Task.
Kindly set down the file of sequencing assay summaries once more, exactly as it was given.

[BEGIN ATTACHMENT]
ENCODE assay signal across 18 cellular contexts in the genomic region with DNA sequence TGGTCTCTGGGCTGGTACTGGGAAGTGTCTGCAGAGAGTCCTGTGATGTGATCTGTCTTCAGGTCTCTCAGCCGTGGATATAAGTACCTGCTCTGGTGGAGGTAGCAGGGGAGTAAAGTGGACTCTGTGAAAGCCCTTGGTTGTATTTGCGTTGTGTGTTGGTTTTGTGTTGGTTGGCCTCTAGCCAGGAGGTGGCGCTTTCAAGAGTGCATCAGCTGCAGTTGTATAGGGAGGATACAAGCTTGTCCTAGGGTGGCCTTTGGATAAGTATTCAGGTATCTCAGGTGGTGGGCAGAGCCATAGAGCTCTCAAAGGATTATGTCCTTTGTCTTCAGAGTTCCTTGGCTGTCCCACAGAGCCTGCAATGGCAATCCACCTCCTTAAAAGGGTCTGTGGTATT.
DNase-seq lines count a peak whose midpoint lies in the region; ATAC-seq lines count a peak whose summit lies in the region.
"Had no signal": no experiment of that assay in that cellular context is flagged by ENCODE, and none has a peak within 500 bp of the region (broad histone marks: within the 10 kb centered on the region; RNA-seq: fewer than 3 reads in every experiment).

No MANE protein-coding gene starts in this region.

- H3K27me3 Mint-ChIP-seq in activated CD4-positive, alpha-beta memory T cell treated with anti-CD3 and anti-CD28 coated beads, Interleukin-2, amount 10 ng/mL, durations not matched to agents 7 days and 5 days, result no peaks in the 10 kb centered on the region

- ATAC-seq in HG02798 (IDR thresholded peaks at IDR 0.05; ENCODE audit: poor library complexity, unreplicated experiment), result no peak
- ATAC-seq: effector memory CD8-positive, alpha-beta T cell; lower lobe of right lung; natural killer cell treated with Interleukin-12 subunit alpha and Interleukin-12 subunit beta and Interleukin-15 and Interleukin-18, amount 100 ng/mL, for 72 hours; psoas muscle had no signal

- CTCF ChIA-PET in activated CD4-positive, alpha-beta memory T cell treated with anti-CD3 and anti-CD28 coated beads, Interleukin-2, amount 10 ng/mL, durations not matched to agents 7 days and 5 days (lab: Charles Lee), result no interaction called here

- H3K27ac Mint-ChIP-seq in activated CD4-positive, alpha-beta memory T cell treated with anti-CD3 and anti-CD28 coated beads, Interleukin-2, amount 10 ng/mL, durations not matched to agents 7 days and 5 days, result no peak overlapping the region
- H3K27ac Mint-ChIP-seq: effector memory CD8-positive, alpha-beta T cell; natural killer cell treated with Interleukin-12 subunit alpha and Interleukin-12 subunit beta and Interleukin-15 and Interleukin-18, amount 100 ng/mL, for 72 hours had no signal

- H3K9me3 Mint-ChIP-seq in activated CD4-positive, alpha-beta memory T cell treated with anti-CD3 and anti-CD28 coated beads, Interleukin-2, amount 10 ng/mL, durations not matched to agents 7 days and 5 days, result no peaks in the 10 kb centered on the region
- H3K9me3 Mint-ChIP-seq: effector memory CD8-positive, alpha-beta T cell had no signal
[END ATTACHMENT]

ENCODE assay signal across 18 cellular contexts in the genomic region with DNA sequence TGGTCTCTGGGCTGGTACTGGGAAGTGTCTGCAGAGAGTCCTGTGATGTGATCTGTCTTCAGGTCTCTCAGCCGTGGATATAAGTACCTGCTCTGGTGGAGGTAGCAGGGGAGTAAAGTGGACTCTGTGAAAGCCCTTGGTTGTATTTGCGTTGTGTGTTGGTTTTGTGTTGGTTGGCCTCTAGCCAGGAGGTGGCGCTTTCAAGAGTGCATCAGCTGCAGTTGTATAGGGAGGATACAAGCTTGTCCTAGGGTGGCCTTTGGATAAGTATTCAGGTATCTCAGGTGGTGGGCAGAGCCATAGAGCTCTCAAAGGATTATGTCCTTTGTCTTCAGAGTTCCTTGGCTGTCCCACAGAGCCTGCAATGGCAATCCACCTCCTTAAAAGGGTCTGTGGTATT.
DNase-seq lines count a peak whose midpoint lies in the region; ATAC-seq lines count a peak whose summit lies in the region.
"Had no signal": no experiment of that assay in that cellular context is flagged by ENCODE, and none has a peak within 500 bp of the region (broad histone marks: within the 10 kb centered on the region; RNA-seq: fewer than 3 reads in every experiment).

No MANE protein-coding gene starts in this region.

- H3K27me3 Mint-ChIP-seq in activated CD4-positive, alpha-beta memory T cell treated with anti-CD3 and anti-CD28 coated beads, Interleukin-2, amount 10 ng/mL, durations not matched to agents 7 days and 5 days, result no peaks in the 10 kb centered on the region

- ATAC-seq in HG02798 (IDR thresholded peaks at IDR 0.05; ENCODE audit: poor library complexity, unreplicated experiment), result no peak
- ATAC-seq: effector memory CD8-positive, alpha-beta T cell; lower lobe of right lung; natural killer cell treated with Interleukin-12 subunit alpha and Interleukin-12 subunit beta and Interleukin-15 and Interleukin-18, amount 100 ng/mL, for 72 hours; psoas muscle had no signal

- CTCF ChIA-PET in activated CD4-positive, alpha-beta memory T cell treated with anti-CD3 and anti-CD28 coated beads, Interleukin-2, amount 10 ng/mL, durations not matched to agents 7 days and 5 days (lab: Charles Lee), result no interaction called here

- H3K27ac Mint-ChIP-seq in activated CD4-positive, alpha-beta memory T cell treated with anti-CD3 and anti-CD28 coated beads, Interleukin-2, amount 10 ng/mL, durations not matched to agents 7 days and 5 days, result no peak overlapping the region
- H3K27ac Mint-ChIP-seq: effector memory CD8-positive, alpha-beta T cell; natural killer cell treated with Interleukin-12 subunit alpha and Interleukin-12 subunit beta and Interleukin-15 and Interleukin-18, amount 100 ng/mL, for 72 hours had no signal

- H3K9me3 Mint-ChIP-seq in activated CD4-positive, alpha-beta memory T cell treated with anti-CD3 and anti-CD28 coated beads, Interleukin-2, amount 10 ng/mL, durations not matched to agents 7 days and 5 days, result no peaks in the 10 kb centered on the region
- H3K9me3 Mint-ChIP-seq: effector memory CD8-positive, alpha-beta T cell had no signal